First impressions of the Thousand Year Canon of Solar Eclipses

These are my reactions to receiving this new canon.

I ordered this book immediately after I found it on Amazon last Sunday night. It arrived to me on Wednesday. Considering that this book was actually printed on demand to my order, that's a remarkable turn-around. Even though I missed out on the discount that Fred announced for attendees of the SEC2014, I'm still very glad to have this two months in advance.

The quality of the book is excellent. You cannot discern that it was printed on demand compared to traditional press run publishing.

The book begins with a 50 page section on eclipse fundamentals, the computational basis of the canon, frequency and distribution of eclipses, and a thorough explanation of the tabular columns in the canon and how to read the eclipse maps. Although I am reasonably well-versed on eclipse fundamentals, there is new explanatory content that I was not fully familiar with. For example, there is an interesting discussion of quincena combinations of eclipses that helps clarify the succession of eclipse types. This first section is tight and full of facts; much of this content is reminiscent of the Mathematical Morsels by Jean Meeus but this is not a regurgitation of the MM content; instead this is fresh analysis on the distribution and frequency of eclipses. These distributions are highlighted with a number of tables of eclipses within the thousand year range of this canon.

Pages 53 to 92 is a tabular listing of the essential characteristics of each of the 2,389 solar eclipses from 1501 to 2500; date, time, delta-t, series numbers, eclipse type, gamma, magnitude, lat-long of GE, sun azimuth and altitude at GE, path width, maximum duration, and an interesting characteristic I've never before seen in a canon: QLE.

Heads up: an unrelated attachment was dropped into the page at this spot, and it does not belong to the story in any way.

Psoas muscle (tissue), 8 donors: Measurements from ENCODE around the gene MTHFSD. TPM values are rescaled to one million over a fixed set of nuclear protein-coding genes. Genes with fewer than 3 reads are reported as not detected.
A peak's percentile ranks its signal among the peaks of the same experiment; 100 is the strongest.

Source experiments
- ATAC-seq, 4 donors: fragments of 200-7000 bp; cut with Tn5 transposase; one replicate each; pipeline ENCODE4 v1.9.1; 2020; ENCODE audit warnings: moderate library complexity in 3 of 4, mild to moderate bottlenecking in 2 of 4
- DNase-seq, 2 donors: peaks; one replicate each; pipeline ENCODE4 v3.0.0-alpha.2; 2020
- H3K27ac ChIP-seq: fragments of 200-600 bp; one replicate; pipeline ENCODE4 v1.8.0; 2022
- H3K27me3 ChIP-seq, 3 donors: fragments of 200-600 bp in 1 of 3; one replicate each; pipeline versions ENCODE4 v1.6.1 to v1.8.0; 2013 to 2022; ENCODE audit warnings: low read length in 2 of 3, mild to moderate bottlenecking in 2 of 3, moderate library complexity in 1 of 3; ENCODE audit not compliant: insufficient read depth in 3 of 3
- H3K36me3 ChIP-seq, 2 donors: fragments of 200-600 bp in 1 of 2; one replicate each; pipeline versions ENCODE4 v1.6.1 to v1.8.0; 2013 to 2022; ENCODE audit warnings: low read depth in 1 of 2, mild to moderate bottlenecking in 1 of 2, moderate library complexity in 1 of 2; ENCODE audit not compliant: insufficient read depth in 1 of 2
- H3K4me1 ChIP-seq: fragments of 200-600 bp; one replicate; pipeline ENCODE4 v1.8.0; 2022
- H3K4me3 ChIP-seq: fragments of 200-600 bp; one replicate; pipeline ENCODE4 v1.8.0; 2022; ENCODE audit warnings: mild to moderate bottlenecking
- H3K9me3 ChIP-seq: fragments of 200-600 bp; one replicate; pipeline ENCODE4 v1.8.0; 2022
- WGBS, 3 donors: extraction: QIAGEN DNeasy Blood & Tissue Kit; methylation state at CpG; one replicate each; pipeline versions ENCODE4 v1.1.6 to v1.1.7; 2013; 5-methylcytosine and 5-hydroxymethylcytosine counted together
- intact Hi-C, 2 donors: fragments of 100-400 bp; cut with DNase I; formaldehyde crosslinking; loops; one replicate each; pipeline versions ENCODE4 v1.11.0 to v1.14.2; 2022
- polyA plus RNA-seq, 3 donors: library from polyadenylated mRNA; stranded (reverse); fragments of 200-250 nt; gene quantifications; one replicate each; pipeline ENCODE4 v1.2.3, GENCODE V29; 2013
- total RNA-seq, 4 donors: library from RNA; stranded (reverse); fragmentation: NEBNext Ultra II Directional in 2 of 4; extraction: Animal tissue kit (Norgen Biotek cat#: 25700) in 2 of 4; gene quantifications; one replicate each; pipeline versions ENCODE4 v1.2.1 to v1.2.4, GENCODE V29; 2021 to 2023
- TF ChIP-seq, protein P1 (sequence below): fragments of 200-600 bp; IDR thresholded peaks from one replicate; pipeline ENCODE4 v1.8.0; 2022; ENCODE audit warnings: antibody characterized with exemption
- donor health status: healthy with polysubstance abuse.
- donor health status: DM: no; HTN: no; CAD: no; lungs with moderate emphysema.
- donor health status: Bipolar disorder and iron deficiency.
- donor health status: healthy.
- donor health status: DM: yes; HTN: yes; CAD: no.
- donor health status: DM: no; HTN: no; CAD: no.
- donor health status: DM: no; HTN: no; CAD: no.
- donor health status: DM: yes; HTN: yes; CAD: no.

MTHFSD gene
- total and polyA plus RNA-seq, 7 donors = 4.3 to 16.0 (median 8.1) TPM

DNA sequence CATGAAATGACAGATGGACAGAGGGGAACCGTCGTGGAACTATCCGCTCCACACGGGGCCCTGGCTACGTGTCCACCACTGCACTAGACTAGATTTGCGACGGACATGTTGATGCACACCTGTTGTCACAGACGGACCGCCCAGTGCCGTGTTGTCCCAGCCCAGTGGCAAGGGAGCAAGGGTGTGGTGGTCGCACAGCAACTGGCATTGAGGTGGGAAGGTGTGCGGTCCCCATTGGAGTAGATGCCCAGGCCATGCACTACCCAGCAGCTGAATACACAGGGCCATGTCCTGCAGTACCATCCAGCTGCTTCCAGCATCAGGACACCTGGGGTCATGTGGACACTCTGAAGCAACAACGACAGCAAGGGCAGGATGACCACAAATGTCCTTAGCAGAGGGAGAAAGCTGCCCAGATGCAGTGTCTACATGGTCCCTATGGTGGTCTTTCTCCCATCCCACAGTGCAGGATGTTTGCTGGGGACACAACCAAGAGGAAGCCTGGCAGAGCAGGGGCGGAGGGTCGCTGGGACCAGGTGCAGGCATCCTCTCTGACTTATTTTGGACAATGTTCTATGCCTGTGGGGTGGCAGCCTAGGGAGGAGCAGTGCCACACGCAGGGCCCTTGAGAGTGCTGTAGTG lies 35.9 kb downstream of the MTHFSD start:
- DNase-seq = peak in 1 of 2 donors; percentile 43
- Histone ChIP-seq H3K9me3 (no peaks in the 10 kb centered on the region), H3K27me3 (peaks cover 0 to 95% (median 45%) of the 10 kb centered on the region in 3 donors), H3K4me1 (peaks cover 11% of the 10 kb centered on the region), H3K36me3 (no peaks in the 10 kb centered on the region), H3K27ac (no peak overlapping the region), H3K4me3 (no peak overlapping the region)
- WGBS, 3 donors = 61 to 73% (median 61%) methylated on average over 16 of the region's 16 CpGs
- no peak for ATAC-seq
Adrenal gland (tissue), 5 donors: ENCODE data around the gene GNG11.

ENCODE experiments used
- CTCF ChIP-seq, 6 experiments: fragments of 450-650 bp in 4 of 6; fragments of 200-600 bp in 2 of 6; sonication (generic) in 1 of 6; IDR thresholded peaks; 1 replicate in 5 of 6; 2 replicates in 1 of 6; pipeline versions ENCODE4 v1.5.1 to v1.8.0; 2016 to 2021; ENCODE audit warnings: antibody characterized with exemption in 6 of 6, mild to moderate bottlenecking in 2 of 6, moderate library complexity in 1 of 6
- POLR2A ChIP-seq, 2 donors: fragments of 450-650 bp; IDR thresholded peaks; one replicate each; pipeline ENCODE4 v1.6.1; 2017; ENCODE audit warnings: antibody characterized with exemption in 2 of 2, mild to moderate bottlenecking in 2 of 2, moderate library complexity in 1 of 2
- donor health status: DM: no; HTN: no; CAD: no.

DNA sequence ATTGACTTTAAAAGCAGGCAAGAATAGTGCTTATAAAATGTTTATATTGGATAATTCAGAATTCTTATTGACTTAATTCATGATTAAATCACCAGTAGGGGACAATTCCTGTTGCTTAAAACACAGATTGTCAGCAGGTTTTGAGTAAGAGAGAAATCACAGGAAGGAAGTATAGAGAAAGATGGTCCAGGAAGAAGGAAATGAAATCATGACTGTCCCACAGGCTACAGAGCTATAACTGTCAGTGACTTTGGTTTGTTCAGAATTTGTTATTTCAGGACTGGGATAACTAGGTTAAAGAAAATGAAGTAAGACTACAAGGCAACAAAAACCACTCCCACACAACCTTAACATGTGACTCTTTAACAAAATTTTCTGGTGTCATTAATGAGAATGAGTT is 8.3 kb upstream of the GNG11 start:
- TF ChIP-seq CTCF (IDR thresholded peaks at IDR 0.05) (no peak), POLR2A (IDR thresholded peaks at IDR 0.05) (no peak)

QLE, or the Quincena Lunar Eclipse Parameter, describes the relationship of the pairings of lunar eclipses and solar eclipses. A short text string identifies whether a lunar eclipse precedes or occurs after the given solar eclipse, along with the type of lunar eclipse (penumbral, partial, or total).

Pages 95 to 294 comprise the bulk of the book and map each of the 2,389 eclipses. There are 12 maps on each page, but because the print quality is very good, they are very legible. There is a color code to the eclipse lines; green for sunset/sunrise lines and penumbral limits, blue for isomagnitudes of 0.25, 0.5, and 0.75, red for annular eclipse limits, and blue for total eclipse limits. I checked the central limit lines for hybrid eclipses and indeed, the cross-over point from annular to total is marked by a transition from blue to red, a very nice touch that is rarely visible on eclipse maps.

The most useful aspect of this book is how handy it is. I have several old canons on my bookshelf that I rarely consult. This new canon is compact and I've kept it within reach instead of filing it on my bookshelf. It's very convenient to pick up and look over historic and future eclipses.

The utility of this canon is like the old saying about telescopes: the best telescope is not necessarily the largest, but the one you use most. So it is with this canon.

The book can be ordered here: